How to Drive With Tire Chains

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Maximum driving speed for tire chains is usually 30 mile per hour. Learn about driving tips for snow tire chains in this free winter weather driving video from a master mechanic.

Part of the Video Series: How to Install Tire Chains
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Video Transcript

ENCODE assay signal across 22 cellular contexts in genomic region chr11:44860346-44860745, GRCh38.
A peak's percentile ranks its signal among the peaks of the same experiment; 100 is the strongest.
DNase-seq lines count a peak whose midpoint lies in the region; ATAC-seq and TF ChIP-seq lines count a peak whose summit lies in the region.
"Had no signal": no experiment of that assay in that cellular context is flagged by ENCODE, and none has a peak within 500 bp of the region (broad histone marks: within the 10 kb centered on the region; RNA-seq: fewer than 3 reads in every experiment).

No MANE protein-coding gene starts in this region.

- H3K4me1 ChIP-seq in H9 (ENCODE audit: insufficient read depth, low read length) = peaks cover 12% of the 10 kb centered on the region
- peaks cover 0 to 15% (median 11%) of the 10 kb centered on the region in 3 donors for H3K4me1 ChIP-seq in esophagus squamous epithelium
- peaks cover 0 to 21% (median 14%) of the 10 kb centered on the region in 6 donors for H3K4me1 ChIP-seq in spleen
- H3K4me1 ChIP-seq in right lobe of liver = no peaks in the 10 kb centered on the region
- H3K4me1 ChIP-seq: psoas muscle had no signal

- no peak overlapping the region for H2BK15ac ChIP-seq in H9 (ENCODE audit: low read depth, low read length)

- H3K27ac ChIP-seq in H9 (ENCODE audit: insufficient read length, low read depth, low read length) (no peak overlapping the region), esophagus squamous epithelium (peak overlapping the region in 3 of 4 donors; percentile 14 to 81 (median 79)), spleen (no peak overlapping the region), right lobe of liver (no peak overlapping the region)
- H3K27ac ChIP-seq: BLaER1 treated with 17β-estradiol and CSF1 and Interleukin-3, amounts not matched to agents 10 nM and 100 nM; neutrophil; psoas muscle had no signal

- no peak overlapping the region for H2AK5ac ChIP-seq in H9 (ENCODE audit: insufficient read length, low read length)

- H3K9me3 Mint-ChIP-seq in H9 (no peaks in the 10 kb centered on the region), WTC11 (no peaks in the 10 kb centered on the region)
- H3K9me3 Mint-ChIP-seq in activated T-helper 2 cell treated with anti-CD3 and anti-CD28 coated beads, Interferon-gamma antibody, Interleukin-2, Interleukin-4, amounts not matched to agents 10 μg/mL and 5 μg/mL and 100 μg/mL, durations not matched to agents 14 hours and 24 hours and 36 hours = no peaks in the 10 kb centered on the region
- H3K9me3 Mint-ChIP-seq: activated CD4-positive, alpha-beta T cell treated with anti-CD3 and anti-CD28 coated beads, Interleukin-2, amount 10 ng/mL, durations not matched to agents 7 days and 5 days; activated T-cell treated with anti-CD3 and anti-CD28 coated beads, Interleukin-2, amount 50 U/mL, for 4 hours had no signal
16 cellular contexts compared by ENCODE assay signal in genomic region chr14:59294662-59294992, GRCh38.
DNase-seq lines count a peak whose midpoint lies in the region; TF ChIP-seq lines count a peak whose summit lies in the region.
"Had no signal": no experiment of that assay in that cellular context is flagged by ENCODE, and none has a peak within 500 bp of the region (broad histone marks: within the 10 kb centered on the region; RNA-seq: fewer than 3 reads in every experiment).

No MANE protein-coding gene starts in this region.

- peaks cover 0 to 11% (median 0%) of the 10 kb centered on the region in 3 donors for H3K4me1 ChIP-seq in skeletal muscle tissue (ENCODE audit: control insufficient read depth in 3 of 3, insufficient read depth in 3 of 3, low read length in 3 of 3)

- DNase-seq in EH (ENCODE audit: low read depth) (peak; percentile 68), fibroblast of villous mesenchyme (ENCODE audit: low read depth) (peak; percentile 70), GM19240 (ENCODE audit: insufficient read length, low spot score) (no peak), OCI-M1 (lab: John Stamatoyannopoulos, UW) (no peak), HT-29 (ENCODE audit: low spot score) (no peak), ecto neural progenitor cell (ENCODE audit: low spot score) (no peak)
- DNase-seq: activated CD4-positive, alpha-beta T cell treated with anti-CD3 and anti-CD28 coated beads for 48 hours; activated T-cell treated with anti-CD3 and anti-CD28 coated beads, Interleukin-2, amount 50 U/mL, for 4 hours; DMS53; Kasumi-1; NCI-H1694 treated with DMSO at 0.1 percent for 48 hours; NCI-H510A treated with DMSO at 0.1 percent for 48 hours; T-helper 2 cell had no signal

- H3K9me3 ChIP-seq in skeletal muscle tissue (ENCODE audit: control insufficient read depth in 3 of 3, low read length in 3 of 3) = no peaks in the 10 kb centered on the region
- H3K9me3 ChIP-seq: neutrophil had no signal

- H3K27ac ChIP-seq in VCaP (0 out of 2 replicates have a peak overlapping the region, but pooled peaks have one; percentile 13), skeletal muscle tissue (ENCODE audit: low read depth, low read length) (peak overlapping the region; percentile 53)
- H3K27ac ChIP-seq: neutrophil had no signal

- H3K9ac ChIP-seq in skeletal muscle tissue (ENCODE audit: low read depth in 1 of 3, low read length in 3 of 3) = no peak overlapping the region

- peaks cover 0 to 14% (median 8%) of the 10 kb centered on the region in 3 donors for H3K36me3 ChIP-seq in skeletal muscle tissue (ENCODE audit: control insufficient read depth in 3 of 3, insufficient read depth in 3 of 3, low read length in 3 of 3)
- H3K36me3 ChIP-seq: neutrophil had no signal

OK, in this segment, I'm going to cover some safety tips for driving your vehicle with chains and salt. And first, I just want to a brief period and touch on a couple items. Any time you're going to take your vehicle into winter driving conditions, especially in an area where I've spent a lot of time. You're in a real remote area in high altitude and its great distances in between emergency aid, phone communication, cell contact. So, you have to have your vehicle and you prepared for any conditions you might encounter. If you become break down or if you break down for any reason or become disabled, you have to be prepared to walk out of that situation or survive in that situation until somebody can come and assist you. So, there's a good list of items that should always be in your car when you attempt to go out and do winter travel, especially in remote areas. Some basic items like a shovel, extra clothes, food, plastic bags -- they work real good for water protection for both your body and other needs that you may have, items you need to protect. Sand, other types of traction devices, basic safety kit, and if possible, some other type of communication. Cell phones -- it's just kind of a hit and miss. You just want to be as prepared as possible for winter driving conditions. And keep in mind, if you break down and you have to walk with snow and everything on the ground, as little as six inches of snow can almost double your walking time. And twice that amount of snow will quadruple it. So, it can be a real serious thing to get broken down or stranded out in the winter driving situation and we want to take that into consideration. First thing to cover with chains is they do break. If they break, you must stop immediately and repair the damage or remove the link and tape up any loose items or secure any loose items. The chains will rapidly disintegrate and fall apart and can quickly and easily damage your vehicle. One of the major concerns is not just that it comes off, but it comes off cleanly and doesn't wrap around one of the drive axles. The next thing is speed. Everything has got to be done much, much slower. The maximum speed for chains is usually thirty miles an hour. I don't recommend you exceed it. You have to have chains on, there's a good reason for it and you don't want to be going faster than that. You're going to need at least twice the distance between you and the vehicle you're following at normal speeds. And you're going to need about four times the stopping distance than you would normally need. And, once your chains are applied, if you've got a vehicle that's equipped with a traction or an anti-lock brake system, you just want to apply the brakes and hold them firmly and the anti-lock system should stop the vehicle smoothly and easily. And if you have the older style brakes, you want to pulse on the brakes, very evenly and gradually. If the vehicle should start to slide, release the brake and your steering will pick back up and you'll be rolling again and then you just slowly brake back into it. Anytime you start to feel your vehicle starting to slide, you need to release the brake or back off on the gas. Whatever action you were taking was too dramatic. All your driving habits have to be done very smoothly, predictably and just take your time. The key element here is slow. Be safe. OK, that should just about conclude the safety. Also, you can find some helpful tips usually in your operator's manual and a lot of times the chain kit will come with some instructions in them that can also provide you with some good, useful tips. So, read up on all of the information you have available to yo and have a good, safe trip. Please watch our next segment and it will cover the safe removal of the chains, and then cleaning and storage.

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